14 Fantastic Hummingbird Photos You Just Have to See
Readers rose to the challenge in the first-ever Birds & Blooms hummingbird photo contest. Here are the stories behind a few of the best shots.
Courtesy Mike Bond/Birds & Blooms
“I am a self-taught amateur photographer, and my favorite subject is hummingbirds. Every year I grow hummingbird-friendly plants near my back porch. What makes photographing the fliers a challenge is I have a C4 injury and am quadriplegic, with full use of only one arm. I used my manufacturing engineering degree to design a mount for my wheelchair that helps me hold the camera. I press the shutter button using a corded release with my tongue, which takes the picture. In this photo it appears the ruby-throated hummingbird has transparent wings—I like to keep a little blur for extra motion.” —Mike Bond, Sumter, South Carolina. Hummingbird aficionados, see if you know these 19 jaw-dropping facts about hummingbirds.
Courtesy Catherine Werth/Birds & Blooms
“A rufous hummingbird bathed and preened in my garden fountain. The rufous is sometimes hard to differentiate from the Allen’s hummingbird, but with all of the rust coloring and the notched tail feather, there was no doubt of its identity.” —Catherine Werth
Courtesy Lucinda Moriarty/Birds & Blooms
“This female ruby-throat really seemed to enjoy the summer day from her elevated roost in my yard. She is perched on a kousa dogwood tree fruit. To give you an idea of just how tiny she is, note that the fruit is just 2 to 3 centimeters in diameter. Her petite body isn’t even bending the stem! It truly gives a sense of the hummingbird’s diminutive size.” —Lucinda Moriarty, East Hampton, Connecticut
Courtesy Anne Winder-Steed/Birds & Blooms
“An Anna’s hummingbird graced us with a nest in our front yard in early 2017. We watched the entire fascinating process up close. This shot was taken a few days before the hatchling fledged. The momma bird was just about to feed her baby. She was a very attentive mother.” —Anne Winder-Steed, San Diego, California
Good luck trying to pin down these 9 animals that can change color.
Courtesy Justin Pruden/Birds & Blooms
“Every September dozens of hummingbirds gather at Longfellow Gardens in Minneapolis, Minnesota, before they head south for the winter. I captured this shot of a ruby-throat with my Nikon D750. The bird was taking a quick break before zipping off to sip from another flower.” —Justin Pruden, St. Paul, Minnesota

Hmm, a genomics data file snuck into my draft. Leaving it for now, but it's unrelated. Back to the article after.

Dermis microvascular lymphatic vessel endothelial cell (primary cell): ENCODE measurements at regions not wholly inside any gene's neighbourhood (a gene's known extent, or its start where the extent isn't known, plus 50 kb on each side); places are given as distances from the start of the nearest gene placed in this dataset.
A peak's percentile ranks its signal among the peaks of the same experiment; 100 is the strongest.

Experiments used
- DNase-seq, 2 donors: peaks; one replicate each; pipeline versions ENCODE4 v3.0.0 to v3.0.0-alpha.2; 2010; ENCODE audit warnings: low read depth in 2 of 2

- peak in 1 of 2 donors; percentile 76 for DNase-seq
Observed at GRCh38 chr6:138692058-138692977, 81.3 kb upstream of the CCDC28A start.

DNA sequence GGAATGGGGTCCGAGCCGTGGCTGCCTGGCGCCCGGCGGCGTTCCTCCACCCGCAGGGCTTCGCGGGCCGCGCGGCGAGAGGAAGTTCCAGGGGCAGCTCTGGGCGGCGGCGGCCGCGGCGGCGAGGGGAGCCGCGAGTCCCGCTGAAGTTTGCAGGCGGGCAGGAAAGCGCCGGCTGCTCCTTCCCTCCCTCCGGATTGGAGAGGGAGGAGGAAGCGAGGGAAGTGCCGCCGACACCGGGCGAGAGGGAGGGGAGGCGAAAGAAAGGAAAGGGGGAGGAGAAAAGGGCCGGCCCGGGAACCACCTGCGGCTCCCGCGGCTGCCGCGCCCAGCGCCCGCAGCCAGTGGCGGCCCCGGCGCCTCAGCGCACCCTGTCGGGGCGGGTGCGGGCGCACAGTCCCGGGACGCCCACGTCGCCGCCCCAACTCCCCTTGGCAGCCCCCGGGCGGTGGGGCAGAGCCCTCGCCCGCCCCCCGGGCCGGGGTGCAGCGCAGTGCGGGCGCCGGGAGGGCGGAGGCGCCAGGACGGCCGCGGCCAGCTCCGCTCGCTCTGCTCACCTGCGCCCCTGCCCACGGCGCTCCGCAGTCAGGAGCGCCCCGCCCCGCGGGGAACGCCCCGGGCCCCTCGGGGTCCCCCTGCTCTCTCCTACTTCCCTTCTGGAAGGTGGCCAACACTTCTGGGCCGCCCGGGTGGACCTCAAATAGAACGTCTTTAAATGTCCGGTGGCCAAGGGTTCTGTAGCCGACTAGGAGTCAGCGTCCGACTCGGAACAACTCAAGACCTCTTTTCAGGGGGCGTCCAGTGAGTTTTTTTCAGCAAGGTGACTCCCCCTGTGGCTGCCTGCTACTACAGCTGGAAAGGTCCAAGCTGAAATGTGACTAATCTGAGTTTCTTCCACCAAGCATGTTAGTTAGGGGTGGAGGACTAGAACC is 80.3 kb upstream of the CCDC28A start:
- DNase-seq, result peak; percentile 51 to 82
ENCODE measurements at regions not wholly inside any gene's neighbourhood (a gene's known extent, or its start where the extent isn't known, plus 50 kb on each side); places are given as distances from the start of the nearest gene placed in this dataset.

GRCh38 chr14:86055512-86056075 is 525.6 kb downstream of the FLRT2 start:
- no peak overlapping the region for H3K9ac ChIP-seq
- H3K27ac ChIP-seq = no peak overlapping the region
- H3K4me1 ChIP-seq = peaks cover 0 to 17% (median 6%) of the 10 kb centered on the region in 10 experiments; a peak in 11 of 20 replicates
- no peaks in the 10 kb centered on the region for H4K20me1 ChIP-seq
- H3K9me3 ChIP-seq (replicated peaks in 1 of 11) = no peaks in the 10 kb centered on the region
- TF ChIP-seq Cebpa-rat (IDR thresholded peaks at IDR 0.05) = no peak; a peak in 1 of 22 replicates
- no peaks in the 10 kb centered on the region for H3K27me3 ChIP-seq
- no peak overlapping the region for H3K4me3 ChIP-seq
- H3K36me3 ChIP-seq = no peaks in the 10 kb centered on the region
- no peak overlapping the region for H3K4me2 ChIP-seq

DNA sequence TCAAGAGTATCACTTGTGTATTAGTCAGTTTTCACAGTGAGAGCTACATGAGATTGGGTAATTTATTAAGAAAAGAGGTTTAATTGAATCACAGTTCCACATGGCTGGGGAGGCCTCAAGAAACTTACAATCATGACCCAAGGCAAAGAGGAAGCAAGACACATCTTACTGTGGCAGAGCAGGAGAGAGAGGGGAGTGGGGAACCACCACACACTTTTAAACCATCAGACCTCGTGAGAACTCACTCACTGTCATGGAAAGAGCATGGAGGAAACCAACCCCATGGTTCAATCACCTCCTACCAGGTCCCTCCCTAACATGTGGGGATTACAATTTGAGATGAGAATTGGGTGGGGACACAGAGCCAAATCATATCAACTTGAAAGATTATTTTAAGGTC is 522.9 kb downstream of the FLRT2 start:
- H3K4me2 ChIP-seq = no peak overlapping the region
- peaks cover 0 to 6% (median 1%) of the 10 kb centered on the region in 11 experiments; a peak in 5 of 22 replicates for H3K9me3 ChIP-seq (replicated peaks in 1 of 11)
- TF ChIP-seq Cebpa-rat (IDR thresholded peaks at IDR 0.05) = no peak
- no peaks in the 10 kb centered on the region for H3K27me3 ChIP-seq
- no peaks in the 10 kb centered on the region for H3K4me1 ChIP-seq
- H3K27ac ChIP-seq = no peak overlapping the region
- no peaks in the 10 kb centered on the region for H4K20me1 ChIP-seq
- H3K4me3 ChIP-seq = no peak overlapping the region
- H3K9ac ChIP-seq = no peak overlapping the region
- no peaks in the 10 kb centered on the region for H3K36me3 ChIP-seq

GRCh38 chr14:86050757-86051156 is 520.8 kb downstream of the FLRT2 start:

Putting on a show
Courtesy Dalya Hansen/Birds & Blooms
“For a few weeks during migration we are lucky to have rufous hummingbirds visit our garden. This female stopped to put on a show, flaring her tail feathers aggressively. Their stays are short, but they defend their territory fiercely, hassling all of the other hummingbirds.” —Dalya Hansen, Redding, California
Speaking of migration, you may only have the opportunity to see birds like this in the warmer months, but here’s where hummingbirds live in the winter.
Courtesy Kerry Loving/Birds & Blooms
“This female ruby-throat holds a special place in my heart. My husband and I saved her from certain death after she got trapped in the upper rafters of our garage. The photo was taken last fall, just one day before she migrated south. I like to think she treated me to a photo session in gratitude for saving her life.” —Kerry Loving, Carlisle, Iowa
Courtesy Leslie Scopes Anderson/Birds & Blooms
“The colors of this male anna’s coordinated perfectly with the red-flowering currant plant he visited.” —Leslie Scopes Anderson, Arcata, California
Courtesy John Hendrickson/Birds & Blooms
“While visiting Texas Hill Country, my wife, Kathe, and I went for a hike on a friend’s land. Kathe spotted this wonderfully camouflaged black-chinned hummingbird nest. We watched the female feed her young while the male briefly buzzed around the nest. It was such a neat scene that I decided to return the next day and set up a blind. I didn’t want to simply take a typical close-up photo. Instead I positioned my camera, a Canon EOS-1D with a 500mm lens, so that I could catch the male if he performed the same behavior. I had to wait only three or four hours. I have photographed many hummingbirds, but this is my favorite shot.” —John Hendrickson, Clipper Mills, California